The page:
Additionally, volume of soil in which pelletized lime effectively increased soil pH was very limited. This was evaluated by slicing vertical trenches perpendicular to wheat rows after wheat harvest and taking pH measurements at regular intervals from the application band. The vertical trenches opened at the plots where pelletized lime was applied at 400 lbs/acre/year following wheat harvest from two growing seasons is shown in Figure 1. The pellets of lime applied in-furrow remained intact even after several months from their application and were still visible to the naked eye both years. This indicates that the lime pellets have very little or no dissociation within the winter wheat growing season, and consequently will induce limited changes in soil pH.

Figure 1. Trenches opened in (A) June 2011 and (B) June 2012 showing little or no diffusion of the pelletized lime across the soil profile. Pellets were visible and practically unmodified approximately 220 days after pelletized lime banding. Photo by Romulo Lollato, K-State Research and Extension.


Measurements of soil pH taken in the trenches opened after wheat harvest indicates that pelletized lime at 200 and 400 lbs/acre/year raised soil pH to values higher than 5.0 only at and around the pellet (Figure 2). In the 400 lbs/acre/year pelletized lime treatment, soil pH ranged between 5.3 and 6.0 in an area within about a 0.5-inch radius surrounding the pellet. The pH averaged 4.5 deeper in the profile. Broadcast-incorporated lime led to a greater increase in soil pH -- as high as 6.5 -- than that produced by the pelletized lime. In addition, broadcast incorporated lime increased soil pH throughout the incorporated depth with a much wider change in soil pH across the soil profile.

Figure 2. Distribution of pH measured following wheat harvest in June 2011 across the soil profile (depth and distance from furrow) as a function of acidity correction strategy at Waukomis, Okla. Notice the difference in scales between the two upper panels and the lower panel. Broadcast ECCE ag-lime resulted in a greater increase in soil pH than did 400 lb/acre pelletized lime or the control.


With such a limited soil area affected by banded pelletized lime, very little contribution could be expected from pelletized lime to wheat aboveground growth or grain yield. Indeed, early spring wheat biomass production was not increased due to the application of in-furrow pelletized lime at 200 or 400 lbs/ac/yr when compared to the control plots (Figure 3).

Figure 3. Poor stand establishment, tillering, and biomass production of the wheat crop in the 200 lb/ac in-furrow pelletized lime treatment in an acid soil at Waukomis, OK. Although soil pH was not increased by the triple super phosphate (0-46-0) treatments, wheat growth was similar to that observed on the plots that received 4,000 lbs/ac of broadcast agricultural lime due to the positive effects of readily available P to the crop.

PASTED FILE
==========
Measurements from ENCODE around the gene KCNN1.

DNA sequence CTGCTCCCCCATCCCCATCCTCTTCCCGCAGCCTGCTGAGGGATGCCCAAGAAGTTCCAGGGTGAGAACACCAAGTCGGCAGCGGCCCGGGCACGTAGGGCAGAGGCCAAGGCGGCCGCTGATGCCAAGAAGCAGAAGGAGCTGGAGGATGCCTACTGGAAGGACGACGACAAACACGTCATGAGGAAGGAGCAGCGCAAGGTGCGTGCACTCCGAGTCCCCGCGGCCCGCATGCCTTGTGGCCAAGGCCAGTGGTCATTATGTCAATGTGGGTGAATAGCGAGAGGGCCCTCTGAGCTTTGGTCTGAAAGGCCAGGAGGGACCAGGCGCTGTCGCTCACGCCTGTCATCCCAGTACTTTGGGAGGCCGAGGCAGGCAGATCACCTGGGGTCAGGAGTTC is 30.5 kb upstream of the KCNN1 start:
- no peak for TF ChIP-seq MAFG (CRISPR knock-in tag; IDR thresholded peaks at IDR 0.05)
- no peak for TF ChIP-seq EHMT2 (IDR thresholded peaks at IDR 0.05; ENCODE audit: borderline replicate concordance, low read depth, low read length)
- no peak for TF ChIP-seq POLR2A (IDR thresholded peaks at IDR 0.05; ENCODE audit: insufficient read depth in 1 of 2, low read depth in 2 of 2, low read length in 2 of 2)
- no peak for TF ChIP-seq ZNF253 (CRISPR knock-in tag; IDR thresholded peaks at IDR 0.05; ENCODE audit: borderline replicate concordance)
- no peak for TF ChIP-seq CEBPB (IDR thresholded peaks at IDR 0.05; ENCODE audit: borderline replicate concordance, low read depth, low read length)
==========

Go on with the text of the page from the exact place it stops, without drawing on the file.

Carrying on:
Although triple super-phosphate did not increase soil pH, it increased biomass production to levels similar to those measured in the plots treated with broadcast incorporated agricultural lime. Banded P fertilizer in acid soils or broadcast incorporated agricultural lime led to better stand establishment and tillering of the wheat crop as function of readily-available P or increased soil pH, respectively. Banded pelletized lime at 200 or 400 lb/acre/year resulted in much poorer stand establishment and vegetative growth as compared to banded P fertilizer or broadcast agricultural lime.

These results show that banding pelletized lime at 200 or 400 lbs/acre/year is not a suitable strategy to overcome low soil pH problems, as the change in soil pH will be restricted to a small region surrounding the pellet, at least within the wheat growing season. In-furrow pelletized lime behaves like large granules of lime and do not dissolve in the soil within that time period. Broadcast and incorporated agricultural lime was the most effective treatment in increasing soil pH, but banded P fertilizer can also be used to increase wheat biomass production in acid soils despite not increasing soil pH. This indicates that banding P fertilizer is especially attractive in situations where the farm is being rented and long-term correction of soil pH is not an economical alternative to the producer.

This eUpdate article is adapted from Oklahoma State University Cooperative Extension Service publication PSS-2164, Effectiveness of In-furrow Pelletized Lime for Winter Wheat Grown in Low Soil pH, by Romulo Lollato, Jeff Edwards, and Hailing Zhang.


Romulo Lollato, Wheat and Forages Specialist